51. Shoveling Snow

Dear Tera,

These are the times that try dogs’ souls.  The winter powder hound and the snow-field scamperer will, in the crisis, shrink from going outside.  But he that goes for walks now deserves the admiration of alpha and pup, and a special treat after having his paws and the wet fur on his belly dried as he sits obediently in a pool of repper.

It’s not just the sleem floating on the puddles, of course.  It’s the gloog B the snow that has been softened and turned mushy by road salt.  It’s the salt itself, where it lies on the sidewalks in little hard nuggets that prick at your paws.  And it’s the clambering over the crimnods, now that the road ploughs have been breaking up the ice over the storm drains.  Altogether, a difficult time to be a dog on the street.

Alpha seems to understand this.  When he can, he avoids the busy sidewalks on the main streets, where the snow has all turned to slush.  We take the backroads where the crimna is still packed hard on the concrete, or he lets me walk along the snowbanks along the side of the street, or the pand at the edge of somebody’s front yard.  If you’re careful, you can keep the walking on the cold, slushy concrete to a minimum.

But the park is still a good place to run.  Still lots of snow there -- even crump, when the temperature drops at night -- and of course, lots of yellum to investigate.  The snow is starting to recede with the stronger sun, however, and so some of the droppings we’ve left in the darkest months of winter are now exposed.  They remind the humanoids that, in just a few months, we’ll all be out for the annual pick-a-poo harvest.

I think Alpha likes the snow almost as much as I do.  A few weeks back, when the warm weather melted the hockey rink, he seemed actually sad.  But he was back to his old jolly wintery self when the temperature dropped again.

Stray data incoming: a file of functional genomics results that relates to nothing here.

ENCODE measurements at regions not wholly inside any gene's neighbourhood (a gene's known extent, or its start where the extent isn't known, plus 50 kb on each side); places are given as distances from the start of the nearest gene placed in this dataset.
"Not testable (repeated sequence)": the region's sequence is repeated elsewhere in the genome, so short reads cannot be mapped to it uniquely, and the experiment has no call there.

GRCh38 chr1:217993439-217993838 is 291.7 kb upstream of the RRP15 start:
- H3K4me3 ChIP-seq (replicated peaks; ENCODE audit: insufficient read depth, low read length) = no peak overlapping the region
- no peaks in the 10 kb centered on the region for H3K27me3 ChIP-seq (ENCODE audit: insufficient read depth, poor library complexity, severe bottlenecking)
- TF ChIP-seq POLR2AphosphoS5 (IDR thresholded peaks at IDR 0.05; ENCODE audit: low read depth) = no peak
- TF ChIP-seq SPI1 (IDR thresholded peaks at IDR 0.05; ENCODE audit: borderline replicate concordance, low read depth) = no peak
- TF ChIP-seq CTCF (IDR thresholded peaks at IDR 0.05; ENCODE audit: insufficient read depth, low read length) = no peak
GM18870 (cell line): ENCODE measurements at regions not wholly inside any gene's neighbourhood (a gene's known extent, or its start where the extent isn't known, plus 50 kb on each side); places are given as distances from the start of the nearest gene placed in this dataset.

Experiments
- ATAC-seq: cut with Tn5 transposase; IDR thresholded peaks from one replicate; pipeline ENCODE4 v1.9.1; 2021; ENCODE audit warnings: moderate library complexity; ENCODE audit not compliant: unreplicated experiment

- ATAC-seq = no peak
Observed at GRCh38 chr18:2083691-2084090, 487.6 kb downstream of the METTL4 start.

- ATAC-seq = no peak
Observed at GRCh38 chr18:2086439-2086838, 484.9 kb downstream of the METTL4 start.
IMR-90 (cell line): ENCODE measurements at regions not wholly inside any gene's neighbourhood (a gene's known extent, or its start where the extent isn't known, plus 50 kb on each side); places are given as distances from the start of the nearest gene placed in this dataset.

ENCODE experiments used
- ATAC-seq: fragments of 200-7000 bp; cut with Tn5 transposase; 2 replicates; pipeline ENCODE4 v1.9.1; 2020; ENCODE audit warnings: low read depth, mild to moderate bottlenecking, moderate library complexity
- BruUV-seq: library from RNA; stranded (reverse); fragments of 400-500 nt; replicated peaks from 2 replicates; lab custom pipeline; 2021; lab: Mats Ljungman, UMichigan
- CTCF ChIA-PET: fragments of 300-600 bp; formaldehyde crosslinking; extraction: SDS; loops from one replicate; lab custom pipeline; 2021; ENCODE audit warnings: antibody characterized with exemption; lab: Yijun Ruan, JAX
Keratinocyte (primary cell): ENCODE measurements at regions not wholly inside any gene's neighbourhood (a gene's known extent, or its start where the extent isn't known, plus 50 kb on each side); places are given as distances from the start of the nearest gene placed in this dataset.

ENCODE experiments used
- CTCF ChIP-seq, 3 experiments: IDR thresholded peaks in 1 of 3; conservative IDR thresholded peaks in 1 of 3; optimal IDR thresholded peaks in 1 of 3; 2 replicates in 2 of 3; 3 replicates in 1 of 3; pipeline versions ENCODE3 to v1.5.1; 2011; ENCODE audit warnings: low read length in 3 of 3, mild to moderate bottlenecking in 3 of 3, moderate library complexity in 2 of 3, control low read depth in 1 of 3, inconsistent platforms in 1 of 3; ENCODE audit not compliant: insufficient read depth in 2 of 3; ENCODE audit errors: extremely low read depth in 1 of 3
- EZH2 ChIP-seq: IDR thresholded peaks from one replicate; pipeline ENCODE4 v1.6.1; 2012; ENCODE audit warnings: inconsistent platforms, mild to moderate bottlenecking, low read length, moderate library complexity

The other day we played a very curious game B and we spent hours at it, which is truly a treat.  He pushed one of those big shovels back and forth across the rink to clear off the ice. 

Now, Alpha can be a bit obtuse at times.  He forgets that I would prefer to run across the pluff than across the ice below.  But if he wants to spend two hours pushing pluff and tossing punder, I’m all for it.  It’s a wonderful game.  Alpha tosses a shovel-full of snow as high in the air as he can, and I scamper to get right under the avalanche B head up, mouth wide open.  Maybe we should call this game punder-ball.

He was trying to wear me out, I know.  But I think I won the game.  Throughout the tournament, he would pause and talk to his humanoid friends about how he was looking forward to playing hockey with them later that night B once the ice was cleared.  Now, hockey is a spectator game that humanoids play but dogs can only watch.  I usually prowl along the piles of snow along the hockey boards and whimper and whine to express my disapproval that dogs aren’t allowed to chase that funny black thing they hit with their sticks.

Snow shoveling, on the other hand, is a truly interactive sport in which we both participate.  So, when after two hours of Alpha tossing punder for me to catch, we finally staggered home, cold, exhausted and deliriously happy.  And when he decided to get warm and rest his weary muscles by soaking in a hot tub, I knew that we were not likely to go out again that night B hockey game or no hockey game.  But given the choice, I’ll take punder-ball over hockey any day.

Not too many nights left in the season for either.  Enjoy it while you can, but stay away from the trech the sleem and the gloog.

Your winter-dog friend


P.S.  In case you’ve forgotten my new words for snow, here’s a shortened list.  Write to the OSCAR editor if you have any to add.

       Crimna: the combination of snow and grit created by the snow ploughs and road sanders. 

       Crimnods: the mounds of snow, ice and crimna that the snow ploughs pile up on the side of the road. 

        Gloog: snow that has been softened and turned mushy by road salt;

        Pand: the snow that is firm enough to carry the weight of a squirrel, but not to carry a dog. 

        Pluff: the snow that lies like fine powder on top of a hidden crust of closely packed snow. 

        Punder: snow that humanoids toss up into the air with their snow shovels, so we can catch it on the way down.

        Repper:  snow that humanoids track in on their boots and parkas, that leaves puddles of water on the floor.

        Sleem: snow that floats in the puddles of ice water on the low spots of the roads.

        Trech: a layer of deceptive snow that hides a puddle of ice water.

        Yellum: snow on which a dog has left a news bulletin.

        Yellumoids: snow that packs and freezes around the central yellow ice core of yellum.